The COVID-19 Pandemic and Eating Disorders in Children and Adolescents: Recommendations from the Canadian Consensus Panel

  • Funded by Canadian Institutes of Health Research (CIHR)
  • Total publications:0 publications

Grant number: 171744

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Key facts

  • Disease

  • Start & end year

  • Known Financial Commitments (USD)

  • Funder

    Canadian Institutes of Health Research (CIHR)
  • Principle Investigator

  • Research Location

    Canada, Americas
  • Lead Research Institution

    McMaster University Psychiatry & Behavioural Neurosciences
  • Research Category

    Secondary impacts of disease, response & control measures

  • Research Subcategory

    Indirect health impacts

  • Special Interest Tags


  • Study Subject


  • Clinical Trial Details


  • Broad Policy Alignment


  • Age Group

    Adolescent (13 years to 17 years)Children (1 year to 12 years)

  • Vulnerable Population


  • Occupations of Interest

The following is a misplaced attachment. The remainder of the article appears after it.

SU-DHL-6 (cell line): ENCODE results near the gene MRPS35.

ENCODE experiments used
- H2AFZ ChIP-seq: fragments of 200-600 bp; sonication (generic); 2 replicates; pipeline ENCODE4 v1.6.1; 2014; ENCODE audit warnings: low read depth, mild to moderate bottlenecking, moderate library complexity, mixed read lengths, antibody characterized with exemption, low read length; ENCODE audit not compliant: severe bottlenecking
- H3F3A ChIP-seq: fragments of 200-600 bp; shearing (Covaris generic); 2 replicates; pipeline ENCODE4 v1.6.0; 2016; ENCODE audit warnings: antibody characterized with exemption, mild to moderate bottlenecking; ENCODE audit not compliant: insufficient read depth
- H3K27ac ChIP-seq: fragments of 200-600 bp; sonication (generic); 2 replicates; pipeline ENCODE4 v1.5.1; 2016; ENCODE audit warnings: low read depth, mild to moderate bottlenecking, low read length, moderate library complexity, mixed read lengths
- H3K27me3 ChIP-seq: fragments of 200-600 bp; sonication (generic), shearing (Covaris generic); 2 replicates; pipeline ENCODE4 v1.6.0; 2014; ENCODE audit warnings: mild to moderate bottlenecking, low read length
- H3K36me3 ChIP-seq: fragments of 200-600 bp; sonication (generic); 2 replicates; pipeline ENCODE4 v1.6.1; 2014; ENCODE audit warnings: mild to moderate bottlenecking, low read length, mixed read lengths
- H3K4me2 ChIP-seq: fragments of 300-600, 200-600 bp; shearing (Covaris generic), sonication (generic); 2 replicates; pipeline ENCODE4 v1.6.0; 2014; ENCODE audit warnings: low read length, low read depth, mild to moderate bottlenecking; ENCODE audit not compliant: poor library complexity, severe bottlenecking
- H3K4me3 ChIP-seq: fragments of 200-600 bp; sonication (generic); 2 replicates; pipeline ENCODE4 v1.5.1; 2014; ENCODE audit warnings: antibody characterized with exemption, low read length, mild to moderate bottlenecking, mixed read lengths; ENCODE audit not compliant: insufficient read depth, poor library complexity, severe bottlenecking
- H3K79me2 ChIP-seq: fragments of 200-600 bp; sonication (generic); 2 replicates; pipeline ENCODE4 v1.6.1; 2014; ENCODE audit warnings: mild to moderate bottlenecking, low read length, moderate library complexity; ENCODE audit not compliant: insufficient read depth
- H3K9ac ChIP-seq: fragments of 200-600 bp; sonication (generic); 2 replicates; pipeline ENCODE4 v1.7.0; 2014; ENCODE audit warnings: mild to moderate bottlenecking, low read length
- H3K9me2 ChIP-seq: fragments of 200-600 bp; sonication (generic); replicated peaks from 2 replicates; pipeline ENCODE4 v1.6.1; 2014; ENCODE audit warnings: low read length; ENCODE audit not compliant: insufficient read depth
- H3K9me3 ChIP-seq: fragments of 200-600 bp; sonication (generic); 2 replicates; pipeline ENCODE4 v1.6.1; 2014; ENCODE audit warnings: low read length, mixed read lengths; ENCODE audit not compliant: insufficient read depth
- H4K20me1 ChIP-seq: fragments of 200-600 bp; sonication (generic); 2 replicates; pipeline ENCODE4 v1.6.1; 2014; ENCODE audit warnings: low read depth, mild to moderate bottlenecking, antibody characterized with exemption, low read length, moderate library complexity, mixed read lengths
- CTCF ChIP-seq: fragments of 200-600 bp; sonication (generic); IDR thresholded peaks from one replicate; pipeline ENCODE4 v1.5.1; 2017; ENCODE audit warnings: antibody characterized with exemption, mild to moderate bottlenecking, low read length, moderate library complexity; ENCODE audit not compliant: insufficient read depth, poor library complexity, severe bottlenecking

The negative impact of COVID-19 and the associated social isolation on mental health has been well-described in terms of heightened anxiety and depression. Literature on the impact on individuals with eating disorders (ED) and their families is only just emerging. In most settings across Canada only urgent outpatient visits or admission to inpatient units are currently permitted, with ambulatory care having been suspended. Given these challenges, we propose to complete a scoping review of the literature and synthesize the knowledge available on the impact of COVID-19, as well as virtual treatments and other online technologies for children and adolescents with EDs and their families in order to develop practice guidelines. Experts in guideline methodology, library science, and EDs have partnered on this knowledge synthesis project which will use several internationally recognized frameworks including the Appraisal of Guidelines, Research, and Evaluation (AGREE II) tool, and the Grading of Recommendations Assessment, Development, and Evaluation (GRADE) system to synthesize and evaluate the evidence. Our team has recently published Canadian Practice Guidelines for treating children and adolescents with EDs and is perfectly positioned to respond to this rapid research funding opportunity. Many of our recommended interventions for children and adolescents with EDs are focused on in-person treatment, which currently cannot be delivered. New recommendations would help clinicians, administrators, and policy-makers to provide the best possible care in these unprecedented times, and ultimately help thousands of Canadians with EDs and their families.